SSDs, or NAND storage, do not work this way. if you would like to change the bits in any block of NAND storage that hasn’t been entirely cleared to ‘0′s, you must wipe the whole block before writing any new data. you cannot write to individual bits one at a time like you can with traditional hard drives, any kind of overwrite operating involves reading affected blocks into a cache, clearing them, then writing the modified information back all over again. this exacerbates the aforementioned ‘write tolerance’ problem as frequently changing information saved to disks incurs lots of block clears which degrade the storage cells

part of this has to do with the fact that up until very recently, drives themselves had no idea which blocks were being used by the operating system. let me explain:

a drive presents itself to the kernel/operating system as a huge list of 1′s and 0′s. a 128 GB drive would present itself as a list of exactly 1099511627776 bits. these bits can either be read or written to. 1099511627776 is a big crazy number, so we subdivide into (for example) 8000 blocks of 16MB each

8000 x 16MB = 128GB

these 1′s and 0′s can be set to anything. the drive doesn’t care. it just takes ‘read’ or ‘write’ commands and performs them. the blocks that are actively being used by the operating system is something only the operating system knows. this only represents a fraction of the total number of blocks the OS comprises as operating systems tend to scrap a lot of blocks. what do i mean by this?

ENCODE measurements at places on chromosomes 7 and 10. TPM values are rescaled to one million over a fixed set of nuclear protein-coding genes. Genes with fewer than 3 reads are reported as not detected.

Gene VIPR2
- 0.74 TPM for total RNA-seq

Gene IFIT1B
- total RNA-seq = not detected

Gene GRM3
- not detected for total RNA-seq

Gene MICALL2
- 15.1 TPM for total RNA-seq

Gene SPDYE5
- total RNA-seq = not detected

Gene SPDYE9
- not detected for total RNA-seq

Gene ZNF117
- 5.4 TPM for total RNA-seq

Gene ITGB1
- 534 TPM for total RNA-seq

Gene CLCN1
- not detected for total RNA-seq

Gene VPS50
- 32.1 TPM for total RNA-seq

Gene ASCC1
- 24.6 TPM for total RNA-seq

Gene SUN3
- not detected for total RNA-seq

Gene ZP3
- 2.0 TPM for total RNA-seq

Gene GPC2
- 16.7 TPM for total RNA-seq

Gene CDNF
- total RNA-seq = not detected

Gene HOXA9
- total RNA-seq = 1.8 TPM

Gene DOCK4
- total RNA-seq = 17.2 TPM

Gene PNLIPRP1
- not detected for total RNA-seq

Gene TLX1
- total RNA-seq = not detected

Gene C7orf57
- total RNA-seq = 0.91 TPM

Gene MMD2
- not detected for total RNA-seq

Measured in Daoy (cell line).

whenever you “delete” a file on a computer nothing much happens physically. your OS/kernel mark the space formerly containing that file as “free” (only in the OS/kernel’s brain) and that is it. it doesn’t bother writing 0s to that space because that is a lot of unnecessary work. if your OS wants to use that block again, it simply overwrites it

but overwriting is a problem with SSDs!

so finally we reach the TRIM command. like i said, it is a SATA command sent over the SATA protocol. this happens via a SATA cable between your motherboard and your SSD

TRIM lets the SSD know which blocks are actively in use & which blocks the OS no longer cares about. this is beneficial knowledge to the SSD, as unused blocks can be cleared on the SSD’s own time when it isn’t super busy (increases performance) and allows strategic clearing/mapping of blocks to achieve wear leveling, which is the idea that you try to use all blocks equally so the drive lasts as long as possible

this effectively solved a huge problem in computing, albeit only eventually. for a while the dumb people mentioned at the top of this post went apeshit over implementing TRIM support and we ended up with kernels that checked/implemented TRIM on a software level, checked/implemented TRIM on a driver/kernel level and checked/implemented TRIM on the disk controller on the SSD itself

this made it so that, for a while, your whole system was viciously fighting and lying to itself and the SSD in a hail-marry attempt at TRIM working correctly. this led to horrible SSD abuse which said morons misinterpreted as more SSD write tolerance hardware issues

it was a particularly irritating few years